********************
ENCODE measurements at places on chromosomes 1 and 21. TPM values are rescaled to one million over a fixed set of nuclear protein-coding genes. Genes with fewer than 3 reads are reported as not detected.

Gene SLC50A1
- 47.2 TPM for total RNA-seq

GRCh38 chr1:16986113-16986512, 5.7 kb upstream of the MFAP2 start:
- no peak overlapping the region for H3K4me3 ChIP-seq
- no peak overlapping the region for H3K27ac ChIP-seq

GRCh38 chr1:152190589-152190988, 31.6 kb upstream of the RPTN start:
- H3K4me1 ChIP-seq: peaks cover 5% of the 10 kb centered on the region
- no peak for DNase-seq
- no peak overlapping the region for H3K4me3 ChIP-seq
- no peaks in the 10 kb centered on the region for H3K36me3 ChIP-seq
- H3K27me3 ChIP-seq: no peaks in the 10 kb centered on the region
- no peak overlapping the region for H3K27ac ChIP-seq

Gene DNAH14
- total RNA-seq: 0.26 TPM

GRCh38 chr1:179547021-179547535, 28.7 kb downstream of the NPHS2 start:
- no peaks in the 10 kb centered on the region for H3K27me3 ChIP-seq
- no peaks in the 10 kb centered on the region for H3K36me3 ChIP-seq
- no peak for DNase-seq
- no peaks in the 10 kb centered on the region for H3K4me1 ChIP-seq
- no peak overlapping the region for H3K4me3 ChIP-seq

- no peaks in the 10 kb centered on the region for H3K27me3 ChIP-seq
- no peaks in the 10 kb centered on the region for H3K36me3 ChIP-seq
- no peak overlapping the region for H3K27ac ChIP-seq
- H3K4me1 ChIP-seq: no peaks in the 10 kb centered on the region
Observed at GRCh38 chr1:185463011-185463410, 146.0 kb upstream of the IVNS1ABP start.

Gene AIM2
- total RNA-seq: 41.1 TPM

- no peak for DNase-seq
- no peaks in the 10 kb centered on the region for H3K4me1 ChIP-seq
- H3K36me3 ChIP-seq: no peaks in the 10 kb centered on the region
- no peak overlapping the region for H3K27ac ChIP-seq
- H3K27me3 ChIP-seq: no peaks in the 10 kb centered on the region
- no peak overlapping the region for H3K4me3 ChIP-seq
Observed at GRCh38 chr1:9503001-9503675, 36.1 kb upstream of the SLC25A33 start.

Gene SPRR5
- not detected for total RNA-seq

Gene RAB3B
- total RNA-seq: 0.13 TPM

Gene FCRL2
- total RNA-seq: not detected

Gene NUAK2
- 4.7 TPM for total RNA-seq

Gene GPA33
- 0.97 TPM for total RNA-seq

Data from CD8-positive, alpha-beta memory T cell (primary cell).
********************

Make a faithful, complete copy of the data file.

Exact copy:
ENCODE measurements at places on chromosomes 1 and 21. TPM values are rescaled to one million over a fixed set of nuclear protein-coding genes. Genes with fewer than 3 reads are reported as not detected.

Gene SLC50A1
- 47.2 TPM for total RNA-seq

GRCh38 chr1:16986113-16986512, 5.7 kb upstream of the MFAP2 start:
- no peak overlapping the region for H3K4me3 ChIP-seq
- no peak overlapping the region for H3K27ac ChIP-seq

GRCh38 chr1:152190589-152190988, 31.6 kb upstream of the RPTN start:
- H3K4me1 ChIP-seq: peaks cover 5% of the 10 kb centered on the region
- no peak for DNase-seq
- no peak overlapping the region for H3K4me3 ChIP-seq
- no peaks in the 10 kb centered on the region for H3K36me3 ChIP-seq
- H3K27me3 ChIP-seq: no peaks in the 10 kb centered on the region
- no peak overlapping the region for H3K27ac ChIP-seq

Gene DNAH14
- total RNA-seq: 0.26 TPM

GRCh38 chr1:179547021-179547535, 28.7 kb downstream of the NPHS2 start:
- no peaks in the 10 kb centered on the region for H3K27me3 ChIP-seq
- no peaks in the 10 kb centered on the region for H3K36me3 ChIP-seq
- no peak for DNase-seq
- no peaks in the 10 kb centered on the region for H3K4me1 ChIP-seq
- no peak overlapping the region for H3K4me3 ChIP-seq

- no peaks in the 10 kb centered on the region for H3K27me3 ChIP-seq
- no peaks in the 10 kb centered on the region for H3K36me3 ChIP-seq
- no peak overlapping the region for H3K27ac ChIP-seq
- H3K4me1 ChIP-seq: no peaks in the 10 kb centered on the region
Observed at GRCh38 chr1:185463011-185463410, 146.0 kb upstream of the IVNS1ABP start.

Gene AIM2
- total RNA-seq: 41.1 TPM

- no peak for DNase-seq
- no peaks in the 10 kb centered on the region for H3K4me1 ChIP-seq
- H3K36me3 ChIP-seq: no peaks in the 10 kb centered on the region
- no peak overlapping the region for H3K27ac ChIP-seq
- H3K27me3 ChIP-seq: no peaks in the 10 kb centered on the region
- no peak overlapping the region for H3K4me3 ChIP-seq
Observed at GRCh38 chr1:9503001-9503675, 36.1 kb upstream of the SLC25A33 start.

Gene SPRR5
- not detected for total RNA-seq

Gene RAB3B
- total RNA-seq: 0.13 TPM

Gene FCRL2
- total RNA-seq: not detected

Gene NUAK2
- 4.7 TPM for total RNA-seq

Gene GPA33
- 0.97 TPM for total RNA-seq

Data from CD8-positive, alpha-beta memory T cell (primary cell).